71
I am also an MSW social worker and I work at a local ER. I wanted to make sure you know that community mental health social workers are NOT state employees. If they were they would be paid much better. In San Francisco, most community mental health clinics are county run, so they pay county salaries, which is a good thing. Case managers with master's degrees at Sound Mental Health and other mental health clinics often are paid a starting wage of $15 an hour to manage HUGE caseloads. (It may even be less as the social worker notes above, I don't know because I refuse to apply for one of those jobs, as I feel it is insulting to pay so little.) I work in an ER so luckily I make a good salary, but we see the effects of this horrible system every day in our ER. First of all, it is very hard to commit (detain) someone in Washington state. Second, once someone IS committed, there is a serious lack of involuntary psychiatric beds in the county so they often end up "boarding" on a medical unit in the hospital with staff who are NOT trained in dealing with mental illness. At any given time there may be 20-30 "boarded" patients in the county at once. If a patient is not hospitalized, there is a significant lack of outpatient services available. If you don't have Medicaid or insurance, it is a challenge to find services. Al of the above add up to a huge problem.
Posted by ER Social Worker on May 31, 2012 at 1:43 PM · Report this
72
I am also an MSW social worker and I work at a local ER. I wanted to make sure you know that community mental health social workers are NOT state employees. If they were they would be paid much better. In San Francisco, most community mental health clinics are county run, so they pay county salaries, which is a good thing. Case managers with master's degrees at Sound Mental Health and other mental health clinics often are paid a starting wage of $15 an hour to manage HUGE caseloads. (It may even be less as the social worker notes above, I don't know because I refuse to apply for one of those jobs, as I feel it is insulting to pay so little.) I work in an ER so luckily I make a good salary, but we see the effects of this horrible system every day in our ER. First of all, it is very hard to commit (detain) someone in Washington state. Second, once someone IS committed, there is a serious lack of involuntary psychiatric beds in the county so they often end up "boarding" on a medical unit in the hospital with staff who are NOT trained in dealing with mental illness. At any given time there may be 20-30 "boarded" patients in the county at once. If a patient is not hospitalized, there is a significant lack of outpatient services available. If you don't have Medicaid or insurance, it is a challenge to find services. Al of the above add up to a huge problem.
Posted by Black Sheep on May 31, 2012 at 1:48 PM · Report this
73
@58 So true, so relevant, and well put. @61, thank you for bravely sharing your experience and a clear description, this discussion clearly needs it and I hope more will go back and read it before making insensitive and uneducated comments.

To the numerous people making such comments, shame on you. You are contributing to a society forcing people into alienation instead of fostering support and cooperative improvement of all of our lives. People need to take care of each other, humans are not any good at going it alone and never would have made it as a species trying to operate that way.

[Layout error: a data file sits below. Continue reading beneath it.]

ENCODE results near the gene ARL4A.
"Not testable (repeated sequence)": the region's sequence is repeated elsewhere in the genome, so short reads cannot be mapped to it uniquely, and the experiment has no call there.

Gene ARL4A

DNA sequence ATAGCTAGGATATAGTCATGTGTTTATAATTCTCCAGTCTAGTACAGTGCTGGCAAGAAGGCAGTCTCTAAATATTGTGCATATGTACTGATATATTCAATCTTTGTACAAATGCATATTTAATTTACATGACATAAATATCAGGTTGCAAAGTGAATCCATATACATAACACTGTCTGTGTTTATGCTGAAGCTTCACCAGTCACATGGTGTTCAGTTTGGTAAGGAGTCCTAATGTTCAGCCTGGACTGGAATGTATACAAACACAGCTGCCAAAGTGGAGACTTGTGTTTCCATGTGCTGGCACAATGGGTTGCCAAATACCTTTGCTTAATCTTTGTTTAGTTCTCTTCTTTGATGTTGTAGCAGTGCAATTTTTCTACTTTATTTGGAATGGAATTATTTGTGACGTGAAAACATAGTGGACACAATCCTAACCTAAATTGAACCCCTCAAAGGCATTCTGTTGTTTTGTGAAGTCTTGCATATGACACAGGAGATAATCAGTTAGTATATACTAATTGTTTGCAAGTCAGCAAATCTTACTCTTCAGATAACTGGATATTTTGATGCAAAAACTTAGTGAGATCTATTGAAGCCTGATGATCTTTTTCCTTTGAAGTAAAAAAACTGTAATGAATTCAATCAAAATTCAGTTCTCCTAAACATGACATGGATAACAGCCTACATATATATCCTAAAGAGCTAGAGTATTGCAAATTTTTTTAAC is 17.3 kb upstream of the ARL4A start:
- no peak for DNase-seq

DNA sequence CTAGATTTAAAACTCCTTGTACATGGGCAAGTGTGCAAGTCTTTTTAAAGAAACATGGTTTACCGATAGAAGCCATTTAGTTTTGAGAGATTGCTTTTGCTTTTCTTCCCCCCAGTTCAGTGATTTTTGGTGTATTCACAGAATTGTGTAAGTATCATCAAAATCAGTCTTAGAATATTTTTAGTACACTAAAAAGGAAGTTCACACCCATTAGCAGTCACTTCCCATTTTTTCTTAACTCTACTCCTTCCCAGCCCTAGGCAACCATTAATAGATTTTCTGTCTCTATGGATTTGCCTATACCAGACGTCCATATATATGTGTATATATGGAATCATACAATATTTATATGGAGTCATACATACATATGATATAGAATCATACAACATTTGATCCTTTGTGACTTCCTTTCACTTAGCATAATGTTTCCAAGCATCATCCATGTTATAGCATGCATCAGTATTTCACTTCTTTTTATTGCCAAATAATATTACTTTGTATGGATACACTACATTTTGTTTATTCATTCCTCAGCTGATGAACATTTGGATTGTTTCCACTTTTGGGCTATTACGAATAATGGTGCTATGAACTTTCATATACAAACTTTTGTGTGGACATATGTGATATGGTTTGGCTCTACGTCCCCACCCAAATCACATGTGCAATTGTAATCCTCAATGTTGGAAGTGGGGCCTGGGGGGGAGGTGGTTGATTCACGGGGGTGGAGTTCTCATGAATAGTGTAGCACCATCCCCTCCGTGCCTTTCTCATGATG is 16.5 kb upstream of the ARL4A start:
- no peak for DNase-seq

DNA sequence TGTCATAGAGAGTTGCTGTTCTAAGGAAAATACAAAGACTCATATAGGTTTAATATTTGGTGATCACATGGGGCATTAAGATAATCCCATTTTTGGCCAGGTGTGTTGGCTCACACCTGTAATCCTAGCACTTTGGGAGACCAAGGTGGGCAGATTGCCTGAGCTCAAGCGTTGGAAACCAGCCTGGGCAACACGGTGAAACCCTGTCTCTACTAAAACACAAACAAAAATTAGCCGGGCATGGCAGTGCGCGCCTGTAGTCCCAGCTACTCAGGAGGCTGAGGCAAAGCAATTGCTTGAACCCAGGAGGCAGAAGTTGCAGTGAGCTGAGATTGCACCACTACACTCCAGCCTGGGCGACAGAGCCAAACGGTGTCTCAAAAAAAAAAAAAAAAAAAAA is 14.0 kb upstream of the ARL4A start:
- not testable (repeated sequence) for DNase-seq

As for politics, I think there is a place for calling for better systems, but it's a shame to make this about what wing is evil and where parties and laws fit in on the spectrum--this is a tragedy about people. Emphasis should be on compassion, not closed-minded criticism and infighting. Call for an improvement of services and better understanding of mental illness, rather than squabbling over who's to blame and what to do with "them." It's heartbreaking, and this is all heartbreaking enough!

If you read the Slog article today by Brendan Kiley about the wake celebration of the victims' lives, one of the slain understood this reality and took steps to include his own killer. Maybe if he had more help, from a concerned community and empowered services, he could have been successful.
Posted by btlydum on May 31, 2012 at 3:05 PM · Report this
You_Gotta_Be_Kidding_Me 74
@56
Norway has better outcomes because they have more leeway in locking up incompetent and dangerous people.
Posted by You_Gotta_Be_Kidding_Me on May 31, 2012 at 4:48 PM · Report this
75
Just to postulate about the treatment of the mentally ill... I've been studying robots, aliens, zombies, etc., and the bottom line about what makes them so scary is that they are not presumed to be on the same rational footing as your everyday sane person -- meaning that they cannot be reasoned with. I don't think it's unrealistic for the populace to cringe and want to steer clear/put away people like this, in the same way that most people don't want to date fat people or most people aren't attracted to kids. There's something psycho/bio logical that comes from not being able to reason with someone. You don't want them around you, you don't want them to be around you, and when you cannot cross a street or board a bus in this town without getting an earful of crazy talk, you get fatigued -- and you just wish you could smoke a cigarette without having 20 people ask you for one.